A movie for every day of the year – a good one
Julius Caesar born, 100BC
Most people have some inkling about the death of Julius Caesar – “et tu, Brute” etc – but he was born too, so it seems. In the year 100BC, on this day, to a family of patricians who already bore the cognomen Julia – descendants of the mythical Iulus (or so they liked to say) aka Ascanius, king of Alba Longa, son of Trojan hero Aeneas. Julius Caesar’s given name was Gaius, his family name Julius, the cognomen or family nickname Caesar – because one of his ancestors was born by caesarean section (from the Latin caedere – to cut), or had a thick head of hair (caesaries – hair), or because he had bright eyes (oculis caesiis – blue eyes), or that he killed an elephant in battle (caesai – Moorish for elephant). From coins struck during his rule, bearing images of elephants, it would seem that Julius Caesar preferred the last explanation. At 16 Julius Caesar’s father died and he became head of the family. He was also lined up to become the high priest of Jupiter, but intrigue against the family meant Julius Caesar was stripped of his inheritance and all titles, actual or pending. Which is how he ended up joining the army and embarking on a circuitous route to the top, won by prowess as a military man and administrator rather than connection to an important family. Sounds a bit like Gladiator.
Rise of the Planet of the Apes (2011, dir: Rupert Wyatt)
There are reboots and reboots. Rise of the Planet of the Apes goes right back to basics, calling on neither the original sequence of films made between 1968 and 1973, nor Tim Burton’s dreadful 2001 waste of everyone’s time. It’s the real reboot thing – a “here’s how it all happened” reimagining of how the Earth might have been taken over by apes. Or will happen, since it’s set in a ten-minutes-into-the-future present where a scientific researcher (James Franco) comes up with a drug for restoring brain function, tries it on the chimps at the lab and also sneaks some home for his beloved dad (John Lithgow) who has Alzheimer’s.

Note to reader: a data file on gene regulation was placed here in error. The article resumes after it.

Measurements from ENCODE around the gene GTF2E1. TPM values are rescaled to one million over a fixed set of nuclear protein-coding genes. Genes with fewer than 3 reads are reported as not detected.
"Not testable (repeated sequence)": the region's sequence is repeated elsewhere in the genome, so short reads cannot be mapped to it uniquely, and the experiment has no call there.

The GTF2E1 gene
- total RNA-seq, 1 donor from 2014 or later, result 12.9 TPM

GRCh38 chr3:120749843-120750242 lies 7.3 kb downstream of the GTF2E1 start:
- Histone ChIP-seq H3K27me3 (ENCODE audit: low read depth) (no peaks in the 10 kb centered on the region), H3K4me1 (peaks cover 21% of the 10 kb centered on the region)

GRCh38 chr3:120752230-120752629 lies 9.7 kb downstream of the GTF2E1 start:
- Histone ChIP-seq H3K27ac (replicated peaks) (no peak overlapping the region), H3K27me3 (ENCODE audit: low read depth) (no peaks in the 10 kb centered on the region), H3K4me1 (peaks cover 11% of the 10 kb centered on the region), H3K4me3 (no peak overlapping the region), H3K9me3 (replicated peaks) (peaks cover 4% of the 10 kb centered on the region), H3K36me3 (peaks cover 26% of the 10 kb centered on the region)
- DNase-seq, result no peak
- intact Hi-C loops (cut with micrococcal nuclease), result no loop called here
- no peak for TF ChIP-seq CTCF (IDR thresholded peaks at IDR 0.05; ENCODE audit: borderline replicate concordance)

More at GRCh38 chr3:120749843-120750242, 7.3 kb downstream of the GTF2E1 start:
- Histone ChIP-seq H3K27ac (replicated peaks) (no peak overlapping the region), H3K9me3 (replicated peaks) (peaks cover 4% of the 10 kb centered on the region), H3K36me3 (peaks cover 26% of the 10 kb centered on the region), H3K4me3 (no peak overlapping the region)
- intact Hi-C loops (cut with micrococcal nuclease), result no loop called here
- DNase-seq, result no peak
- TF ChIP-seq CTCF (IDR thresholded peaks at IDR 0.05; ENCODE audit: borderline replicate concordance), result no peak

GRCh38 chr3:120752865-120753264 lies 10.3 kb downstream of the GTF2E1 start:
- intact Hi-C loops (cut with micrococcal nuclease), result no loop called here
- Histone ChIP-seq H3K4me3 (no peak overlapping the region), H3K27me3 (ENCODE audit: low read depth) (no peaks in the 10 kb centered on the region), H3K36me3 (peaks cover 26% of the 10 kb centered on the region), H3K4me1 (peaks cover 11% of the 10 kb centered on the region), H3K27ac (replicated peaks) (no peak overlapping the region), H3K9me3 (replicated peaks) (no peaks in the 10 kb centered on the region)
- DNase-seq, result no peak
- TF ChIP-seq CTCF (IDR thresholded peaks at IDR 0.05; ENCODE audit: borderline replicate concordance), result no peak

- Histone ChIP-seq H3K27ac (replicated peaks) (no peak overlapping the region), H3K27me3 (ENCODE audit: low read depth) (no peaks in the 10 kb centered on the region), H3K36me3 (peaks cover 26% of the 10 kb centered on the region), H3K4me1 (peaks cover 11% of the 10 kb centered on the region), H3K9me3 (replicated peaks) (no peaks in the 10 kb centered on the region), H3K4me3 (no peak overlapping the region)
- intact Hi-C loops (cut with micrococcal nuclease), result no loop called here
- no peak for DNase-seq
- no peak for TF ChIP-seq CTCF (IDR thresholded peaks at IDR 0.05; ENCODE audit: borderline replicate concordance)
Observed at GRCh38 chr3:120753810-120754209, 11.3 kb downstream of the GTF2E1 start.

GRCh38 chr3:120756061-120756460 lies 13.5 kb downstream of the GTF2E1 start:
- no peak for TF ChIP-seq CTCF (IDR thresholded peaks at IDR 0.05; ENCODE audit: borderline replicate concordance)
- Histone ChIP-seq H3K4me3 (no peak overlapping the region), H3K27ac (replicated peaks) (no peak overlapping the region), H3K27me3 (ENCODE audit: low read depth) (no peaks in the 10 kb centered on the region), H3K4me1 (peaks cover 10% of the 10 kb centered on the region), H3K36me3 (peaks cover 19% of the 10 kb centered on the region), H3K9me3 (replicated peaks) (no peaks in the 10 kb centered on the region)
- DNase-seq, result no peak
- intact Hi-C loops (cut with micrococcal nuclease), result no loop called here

The bewildered/lucid Lithgow is little more than a humanising backstory to Franco, as is another of the film’s stars, Freida Pinto as Franco’s perpetually worried girlfriend, struggling to show off her range after being catapulted to fame by Danny Boyle’s Slumdog Millionaire. Andy Serkis completes the quartet, yet again in a mo-cap role (after playing the hero beast in King Kong and Gollum) as Caesar, the ape who has been born with consciousness and superior intelligence as a result of his mother getting a shot of Franco’s wonder serum. Add that to Caesar’s pre-existing animal cunning and we have… trouble.
I’m no fan of any of the Planet of the Apes films – people in chimp masks, whether riding horses or carrying a clipboard just doesn’t do it for me – and it’s said that Stanley Kubrick was furious when the original POTA won an Oscar for make-up. What about his apes – in 2001: A Space Odyssey – did the Academy think he’d used real ones? But good though Serkis is at conveying Caesar’s awakening as a sapient ape and his evolution as the sort of military strategist that his Roman namesake would recognise, the film actually spends most of its time operating as an update on the sort of 1950s B movie where concerned scientists would say things to each other in concerned-scientist monotones. On this level it’s a very good film: brisk, entirely sure of what it’s about, with a driving forward thrust and a keen interest in technology and the brains required to use them. The twist being that it’s the apes who start to learn; the humans are all over the place, unsure whether to let their head or their heart win out in any closely contested decision-making.
So we forgive Pinto’s flattish performance, the same way we forgive Franco, who could be just about anybody, because too much personality would just slow things down, make everything just a bit less slick.
As for its message – don’t be mean to the beasts, or the beasts might just be mean to you – it chimes entirely with species-ist claims for rights for animals in a way that’s incredibly direct and yet never obtrusive. Good work. No wonder the doctor ordered a sequel, Dawn of the Planet of the Apes.
- Andy Serkis as Caesar
- The film that rebooted a franchise
- The clean modernist cinematography of Andrew Lesnie (Lord of the Rings)
- Its thrilling “ape takeover” third act
© Steve Morrissey 2014